Brazil has a long history of environmental issues springing directly from road-building into this relatively delicate biosphere. Previous road building shows that almost 90% of deforestation lies within 50 kilometers of a road (about 23miles). Timber and mineral extraction are followed by hydroelectric dam development and the destruction this causes.

What’s disturbing is that the Amazon is truly the lungs of the world and cartography has provided the data needed to seriously damage those lungs. It places a different perspective on maps; one that undermines the beauty of what I’ve always thought and suggests the need for ethical standards that stand up to the push of corporate greed.

Path along the Yukon River. The quiet places like this are the ones lost in rampant development. (2010) Photo (c) Karen Abrahamson

There are means to ameliorate the potential destructiveness of developments like the Transoceanic Highway or the construction of pipelines like the proposed Northern Gateway pipeline through British Columbia, but it requires people like cartographers, citizens, and government officials to demand agreements that protect the environment BEFORE, planning starts. Otherwise ‘progress’ can just as easily lead to widespread destruction like what is happening in the Amazon.

The new maps of the Amazon not only map progress, but also the destruction of a reality. Unlike the T.O. maps of the Christians that cemented the Christian spirit firmly in Jerusalem, these maps not only mark destruction of biodiversity, but they record the destruction of the spirit of the indigenous people.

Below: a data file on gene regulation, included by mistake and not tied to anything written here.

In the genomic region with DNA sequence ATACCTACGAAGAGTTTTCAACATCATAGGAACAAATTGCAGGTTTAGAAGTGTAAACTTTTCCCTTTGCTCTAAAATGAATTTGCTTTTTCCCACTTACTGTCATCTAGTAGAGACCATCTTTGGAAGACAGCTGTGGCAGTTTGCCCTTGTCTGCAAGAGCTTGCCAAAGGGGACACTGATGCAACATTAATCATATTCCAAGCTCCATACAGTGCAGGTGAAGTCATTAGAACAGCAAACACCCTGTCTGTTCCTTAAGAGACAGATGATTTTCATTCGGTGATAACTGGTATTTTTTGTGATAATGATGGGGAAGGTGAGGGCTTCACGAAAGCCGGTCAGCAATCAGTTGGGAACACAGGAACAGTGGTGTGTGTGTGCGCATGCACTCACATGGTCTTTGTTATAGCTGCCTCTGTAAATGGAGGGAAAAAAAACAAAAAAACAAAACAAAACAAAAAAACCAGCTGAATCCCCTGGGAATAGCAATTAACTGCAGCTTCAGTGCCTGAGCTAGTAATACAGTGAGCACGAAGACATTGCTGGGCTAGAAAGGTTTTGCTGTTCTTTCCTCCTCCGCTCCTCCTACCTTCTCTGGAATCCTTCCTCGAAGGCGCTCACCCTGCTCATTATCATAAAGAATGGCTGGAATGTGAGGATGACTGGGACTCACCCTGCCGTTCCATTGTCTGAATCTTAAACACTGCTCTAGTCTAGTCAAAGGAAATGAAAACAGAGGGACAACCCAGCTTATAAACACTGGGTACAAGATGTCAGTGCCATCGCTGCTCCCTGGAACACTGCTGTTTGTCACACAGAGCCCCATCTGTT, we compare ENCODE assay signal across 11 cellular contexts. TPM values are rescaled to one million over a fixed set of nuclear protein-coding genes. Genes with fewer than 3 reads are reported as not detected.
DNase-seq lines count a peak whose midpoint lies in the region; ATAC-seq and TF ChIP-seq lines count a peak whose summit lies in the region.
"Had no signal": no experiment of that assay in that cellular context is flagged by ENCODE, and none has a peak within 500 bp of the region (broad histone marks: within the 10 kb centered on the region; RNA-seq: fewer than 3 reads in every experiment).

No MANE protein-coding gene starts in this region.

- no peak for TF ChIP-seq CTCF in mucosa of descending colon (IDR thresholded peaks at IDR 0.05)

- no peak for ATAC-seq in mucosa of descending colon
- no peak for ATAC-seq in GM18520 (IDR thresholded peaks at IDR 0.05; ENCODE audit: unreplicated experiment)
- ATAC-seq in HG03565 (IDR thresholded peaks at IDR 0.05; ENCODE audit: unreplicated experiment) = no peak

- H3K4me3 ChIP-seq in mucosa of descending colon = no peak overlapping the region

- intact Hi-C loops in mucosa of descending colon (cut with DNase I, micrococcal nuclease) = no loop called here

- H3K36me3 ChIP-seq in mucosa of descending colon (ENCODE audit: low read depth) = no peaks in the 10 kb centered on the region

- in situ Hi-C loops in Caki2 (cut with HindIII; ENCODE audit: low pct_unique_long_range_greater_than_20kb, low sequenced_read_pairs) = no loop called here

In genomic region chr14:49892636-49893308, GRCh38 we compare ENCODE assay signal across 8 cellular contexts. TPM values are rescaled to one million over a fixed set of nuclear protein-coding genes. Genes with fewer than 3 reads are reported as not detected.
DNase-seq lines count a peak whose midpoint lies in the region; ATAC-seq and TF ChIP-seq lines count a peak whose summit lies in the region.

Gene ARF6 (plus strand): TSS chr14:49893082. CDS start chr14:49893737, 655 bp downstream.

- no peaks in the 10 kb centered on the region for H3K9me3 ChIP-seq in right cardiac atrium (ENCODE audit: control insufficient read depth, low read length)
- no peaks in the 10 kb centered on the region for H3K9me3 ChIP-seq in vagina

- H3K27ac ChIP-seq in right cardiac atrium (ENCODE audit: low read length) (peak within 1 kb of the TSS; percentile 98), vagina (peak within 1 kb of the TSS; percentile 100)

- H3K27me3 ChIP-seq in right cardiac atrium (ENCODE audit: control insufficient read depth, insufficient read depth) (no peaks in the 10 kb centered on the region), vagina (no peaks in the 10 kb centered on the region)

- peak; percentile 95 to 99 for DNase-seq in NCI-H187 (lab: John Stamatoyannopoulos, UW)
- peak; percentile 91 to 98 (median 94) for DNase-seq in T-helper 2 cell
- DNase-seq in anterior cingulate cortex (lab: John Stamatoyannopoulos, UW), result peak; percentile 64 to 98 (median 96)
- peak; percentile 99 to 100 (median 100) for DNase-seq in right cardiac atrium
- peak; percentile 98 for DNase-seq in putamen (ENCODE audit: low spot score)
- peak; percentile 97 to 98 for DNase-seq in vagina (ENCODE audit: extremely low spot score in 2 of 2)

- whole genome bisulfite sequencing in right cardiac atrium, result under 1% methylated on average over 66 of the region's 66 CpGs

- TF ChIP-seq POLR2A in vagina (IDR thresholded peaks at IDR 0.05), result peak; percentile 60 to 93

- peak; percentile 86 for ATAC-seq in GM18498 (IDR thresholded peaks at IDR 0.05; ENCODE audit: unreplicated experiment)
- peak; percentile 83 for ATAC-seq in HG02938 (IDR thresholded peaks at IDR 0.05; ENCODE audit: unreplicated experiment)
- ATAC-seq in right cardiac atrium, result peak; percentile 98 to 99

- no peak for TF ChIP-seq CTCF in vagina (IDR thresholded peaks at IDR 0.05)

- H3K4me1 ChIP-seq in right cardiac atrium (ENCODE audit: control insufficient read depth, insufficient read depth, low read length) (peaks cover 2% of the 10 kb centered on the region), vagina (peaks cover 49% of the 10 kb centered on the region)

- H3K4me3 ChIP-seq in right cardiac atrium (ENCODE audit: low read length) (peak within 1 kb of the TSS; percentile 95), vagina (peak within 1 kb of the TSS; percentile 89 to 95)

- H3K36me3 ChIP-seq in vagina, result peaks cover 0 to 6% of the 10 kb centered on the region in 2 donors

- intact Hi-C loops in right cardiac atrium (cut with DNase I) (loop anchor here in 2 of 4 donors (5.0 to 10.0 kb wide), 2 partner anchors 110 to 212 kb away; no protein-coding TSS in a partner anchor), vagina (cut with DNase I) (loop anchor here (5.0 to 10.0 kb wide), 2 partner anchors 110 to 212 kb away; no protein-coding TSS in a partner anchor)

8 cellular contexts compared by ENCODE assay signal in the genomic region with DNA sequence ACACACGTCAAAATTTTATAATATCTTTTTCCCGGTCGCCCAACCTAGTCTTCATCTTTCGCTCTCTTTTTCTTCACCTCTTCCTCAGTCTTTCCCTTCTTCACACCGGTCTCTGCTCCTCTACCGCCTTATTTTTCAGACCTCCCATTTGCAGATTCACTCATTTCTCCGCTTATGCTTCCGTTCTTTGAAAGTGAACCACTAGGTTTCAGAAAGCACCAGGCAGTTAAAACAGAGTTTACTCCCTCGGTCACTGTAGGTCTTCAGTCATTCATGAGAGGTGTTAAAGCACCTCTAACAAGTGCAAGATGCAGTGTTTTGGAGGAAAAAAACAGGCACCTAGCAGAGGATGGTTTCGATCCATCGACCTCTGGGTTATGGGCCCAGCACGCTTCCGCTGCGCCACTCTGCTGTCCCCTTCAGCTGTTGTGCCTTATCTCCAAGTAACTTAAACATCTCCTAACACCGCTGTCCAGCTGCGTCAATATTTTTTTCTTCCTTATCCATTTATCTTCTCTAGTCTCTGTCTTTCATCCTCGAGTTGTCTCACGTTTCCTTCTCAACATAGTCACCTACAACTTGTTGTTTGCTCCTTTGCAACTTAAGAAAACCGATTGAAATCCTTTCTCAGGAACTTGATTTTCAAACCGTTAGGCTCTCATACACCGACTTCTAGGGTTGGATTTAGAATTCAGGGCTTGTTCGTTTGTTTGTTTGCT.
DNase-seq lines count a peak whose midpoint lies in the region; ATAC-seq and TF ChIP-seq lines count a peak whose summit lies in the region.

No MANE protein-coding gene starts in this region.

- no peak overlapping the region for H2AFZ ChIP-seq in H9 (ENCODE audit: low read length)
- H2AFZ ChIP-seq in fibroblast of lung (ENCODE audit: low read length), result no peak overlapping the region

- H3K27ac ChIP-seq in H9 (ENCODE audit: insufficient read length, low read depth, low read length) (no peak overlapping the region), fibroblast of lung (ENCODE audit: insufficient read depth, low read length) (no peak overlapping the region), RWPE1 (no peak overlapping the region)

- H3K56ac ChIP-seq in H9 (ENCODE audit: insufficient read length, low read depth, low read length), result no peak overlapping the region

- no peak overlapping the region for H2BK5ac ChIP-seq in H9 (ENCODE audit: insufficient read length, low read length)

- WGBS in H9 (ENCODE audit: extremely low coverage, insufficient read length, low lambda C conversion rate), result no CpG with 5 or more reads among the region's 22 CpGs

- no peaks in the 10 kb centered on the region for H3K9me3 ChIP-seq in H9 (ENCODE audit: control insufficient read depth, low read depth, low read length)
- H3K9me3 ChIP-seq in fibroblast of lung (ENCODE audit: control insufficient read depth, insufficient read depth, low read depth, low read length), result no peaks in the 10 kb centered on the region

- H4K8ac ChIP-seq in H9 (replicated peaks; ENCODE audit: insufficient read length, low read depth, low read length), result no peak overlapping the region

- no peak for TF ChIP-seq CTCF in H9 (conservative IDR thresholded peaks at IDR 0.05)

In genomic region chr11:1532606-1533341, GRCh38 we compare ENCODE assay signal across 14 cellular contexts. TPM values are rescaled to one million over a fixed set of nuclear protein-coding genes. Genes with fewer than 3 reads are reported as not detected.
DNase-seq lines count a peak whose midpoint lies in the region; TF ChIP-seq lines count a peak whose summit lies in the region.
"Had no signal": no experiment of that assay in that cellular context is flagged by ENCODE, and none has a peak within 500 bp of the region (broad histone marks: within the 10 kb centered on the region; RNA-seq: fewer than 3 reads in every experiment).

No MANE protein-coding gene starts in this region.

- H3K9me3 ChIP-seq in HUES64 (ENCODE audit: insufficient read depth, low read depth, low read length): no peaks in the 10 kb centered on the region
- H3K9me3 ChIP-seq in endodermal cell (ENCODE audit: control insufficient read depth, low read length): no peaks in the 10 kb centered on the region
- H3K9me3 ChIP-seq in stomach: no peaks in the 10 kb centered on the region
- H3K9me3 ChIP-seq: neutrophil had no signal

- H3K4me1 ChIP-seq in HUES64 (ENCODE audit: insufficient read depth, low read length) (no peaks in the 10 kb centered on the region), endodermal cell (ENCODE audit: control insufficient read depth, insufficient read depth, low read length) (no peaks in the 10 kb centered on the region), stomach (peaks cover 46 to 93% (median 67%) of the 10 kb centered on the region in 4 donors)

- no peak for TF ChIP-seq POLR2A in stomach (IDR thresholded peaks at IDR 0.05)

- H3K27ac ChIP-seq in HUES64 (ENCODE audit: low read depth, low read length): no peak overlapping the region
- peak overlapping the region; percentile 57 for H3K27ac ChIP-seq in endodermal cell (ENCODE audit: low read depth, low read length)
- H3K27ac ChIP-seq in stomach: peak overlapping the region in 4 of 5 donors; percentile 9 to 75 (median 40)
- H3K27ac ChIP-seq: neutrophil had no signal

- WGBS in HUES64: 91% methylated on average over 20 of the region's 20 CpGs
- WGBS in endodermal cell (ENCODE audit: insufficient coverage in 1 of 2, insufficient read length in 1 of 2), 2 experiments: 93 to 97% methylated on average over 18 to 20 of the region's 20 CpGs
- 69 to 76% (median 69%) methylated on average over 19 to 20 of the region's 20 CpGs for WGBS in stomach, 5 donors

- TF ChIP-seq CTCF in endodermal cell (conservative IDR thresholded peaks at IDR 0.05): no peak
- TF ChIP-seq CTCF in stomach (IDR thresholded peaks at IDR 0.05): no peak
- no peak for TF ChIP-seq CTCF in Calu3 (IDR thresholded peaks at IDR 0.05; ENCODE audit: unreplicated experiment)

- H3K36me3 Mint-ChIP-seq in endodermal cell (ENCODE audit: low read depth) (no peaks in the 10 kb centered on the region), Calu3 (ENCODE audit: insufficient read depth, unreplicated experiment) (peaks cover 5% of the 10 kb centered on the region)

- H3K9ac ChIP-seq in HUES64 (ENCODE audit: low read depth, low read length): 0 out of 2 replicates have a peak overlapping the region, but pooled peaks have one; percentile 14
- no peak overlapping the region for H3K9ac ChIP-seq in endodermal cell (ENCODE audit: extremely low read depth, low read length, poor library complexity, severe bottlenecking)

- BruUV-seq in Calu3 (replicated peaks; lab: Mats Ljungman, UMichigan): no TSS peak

The Satisfaction of Maps

The Satisfaction of Maps

A wonderful fromage tree at Angkor ruins (2008) Photo (c) Karen Abrahamson

As I said way back when I started blogging about maps, some of my favorite early memories are of looking at maps with my family as we started out on some adventure, or as I fantasized about places around the world that I wanted to see. I guess that experience made me a map fan. In reaction to my blog about whether maps should be in books, a few blog readers reminded me that they also like to read maps and in particular find satisfaction in maps contained in books because those maps offer the opportunity to better understand the relationship and distances between places written about in the book. The readers enjoyed following along with the characters as they moved across the landscape.

This enjoyment with following voyages isn’t limited to readers. I recently lost an afternoon playing with the Facebook Cities I’ve Visited app. I think Facebook and Tripadvisor are on to something there – the need to record and understand just where we’ve been in relation to where we are right now.

I mentioned previously that I always carry a map when I travel and mark my journey down for my future enjoyment. As a writer, taken in conjunction with my journals, these maps always help me remember the places I’ve been or travelled through and provide a cartographic representation of terrain that my aging brain cells might have forgotten. But maps aren’t just used by me during my journeys. My family always hauls out the atlas and follows along as I wander. On my last trip, to Peru, a network of writer friends around North America followed along as I did sent in my blogs like an itinerant reporter. I suppose the satisfaction for them, was not only that they could follow along, but that they could also get a sense of the relationship of where I was to their location.

Shell seller on the west coast of Zanzibar (1994) Photo (c) Karen Abrahamson